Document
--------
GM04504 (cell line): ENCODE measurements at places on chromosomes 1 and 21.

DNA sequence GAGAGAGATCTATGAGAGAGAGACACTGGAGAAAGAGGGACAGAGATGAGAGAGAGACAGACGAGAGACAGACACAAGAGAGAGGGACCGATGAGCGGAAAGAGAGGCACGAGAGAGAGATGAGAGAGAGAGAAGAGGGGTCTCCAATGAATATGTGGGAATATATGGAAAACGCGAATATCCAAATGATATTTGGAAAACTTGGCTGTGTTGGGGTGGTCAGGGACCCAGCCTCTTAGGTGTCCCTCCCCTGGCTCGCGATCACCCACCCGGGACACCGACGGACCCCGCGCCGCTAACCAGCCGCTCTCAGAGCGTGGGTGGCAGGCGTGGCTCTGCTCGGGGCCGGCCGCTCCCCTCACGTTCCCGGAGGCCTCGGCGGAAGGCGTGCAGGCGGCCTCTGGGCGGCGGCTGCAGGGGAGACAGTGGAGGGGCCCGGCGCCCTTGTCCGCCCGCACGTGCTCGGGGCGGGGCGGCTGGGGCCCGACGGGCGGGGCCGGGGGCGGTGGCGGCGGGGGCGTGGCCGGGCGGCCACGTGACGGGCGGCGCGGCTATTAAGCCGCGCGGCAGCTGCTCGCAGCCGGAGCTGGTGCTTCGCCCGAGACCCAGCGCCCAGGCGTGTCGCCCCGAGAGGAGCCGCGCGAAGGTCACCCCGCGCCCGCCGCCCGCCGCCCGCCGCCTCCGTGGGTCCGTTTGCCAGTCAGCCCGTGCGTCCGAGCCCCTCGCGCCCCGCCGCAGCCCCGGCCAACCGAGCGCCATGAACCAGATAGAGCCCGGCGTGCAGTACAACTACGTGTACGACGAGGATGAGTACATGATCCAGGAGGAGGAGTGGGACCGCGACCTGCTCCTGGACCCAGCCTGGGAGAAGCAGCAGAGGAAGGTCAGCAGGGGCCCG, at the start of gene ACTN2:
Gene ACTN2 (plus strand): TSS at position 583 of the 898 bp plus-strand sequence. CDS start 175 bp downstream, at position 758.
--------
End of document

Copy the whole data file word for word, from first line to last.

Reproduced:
GM04504 (cell line): ENCODE measurements at places on chromosomes 1 and 21.

DNA sequence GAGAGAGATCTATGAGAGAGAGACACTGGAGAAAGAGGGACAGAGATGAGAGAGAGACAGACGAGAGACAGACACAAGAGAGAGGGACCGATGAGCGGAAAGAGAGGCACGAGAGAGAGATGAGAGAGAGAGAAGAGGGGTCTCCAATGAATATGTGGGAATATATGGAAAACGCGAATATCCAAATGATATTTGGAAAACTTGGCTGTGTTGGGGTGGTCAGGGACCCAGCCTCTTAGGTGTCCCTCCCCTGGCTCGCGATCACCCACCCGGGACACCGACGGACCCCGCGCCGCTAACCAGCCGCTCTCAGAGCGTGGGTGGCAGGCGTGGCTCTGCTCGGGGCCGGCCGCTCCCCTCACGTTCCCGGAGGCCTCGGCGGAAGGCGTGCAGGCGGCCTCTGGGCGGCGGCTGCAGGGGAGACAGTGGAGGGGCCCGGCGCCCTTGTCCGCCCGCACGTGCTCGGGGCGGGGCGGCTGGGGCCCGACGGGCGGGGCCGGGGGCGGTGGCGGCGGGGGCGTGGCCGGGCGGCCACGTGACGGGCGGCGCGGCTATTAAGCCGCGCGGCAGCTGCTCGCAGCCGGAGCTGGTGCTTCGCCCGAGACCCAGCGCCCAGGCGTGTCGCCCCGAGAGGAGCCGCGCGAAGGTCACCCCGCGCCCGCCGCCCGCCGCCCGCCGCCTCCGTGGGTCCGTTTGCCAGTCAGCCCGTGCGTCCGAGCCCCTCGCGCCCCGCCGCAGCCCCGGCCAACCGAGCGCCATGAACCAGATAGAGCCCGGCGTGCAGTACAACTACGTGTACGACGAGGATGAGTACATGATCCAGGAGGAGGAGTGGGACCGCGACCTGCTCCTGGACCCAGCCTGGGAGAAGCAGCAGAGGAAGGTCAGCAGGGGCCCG, at the start of gene ACTN2:
Gene ACTN2 (plus strand): TSS at position 583 of the 898 bp plus-strand sequence. CDS start 175 bp downstream, at position 758.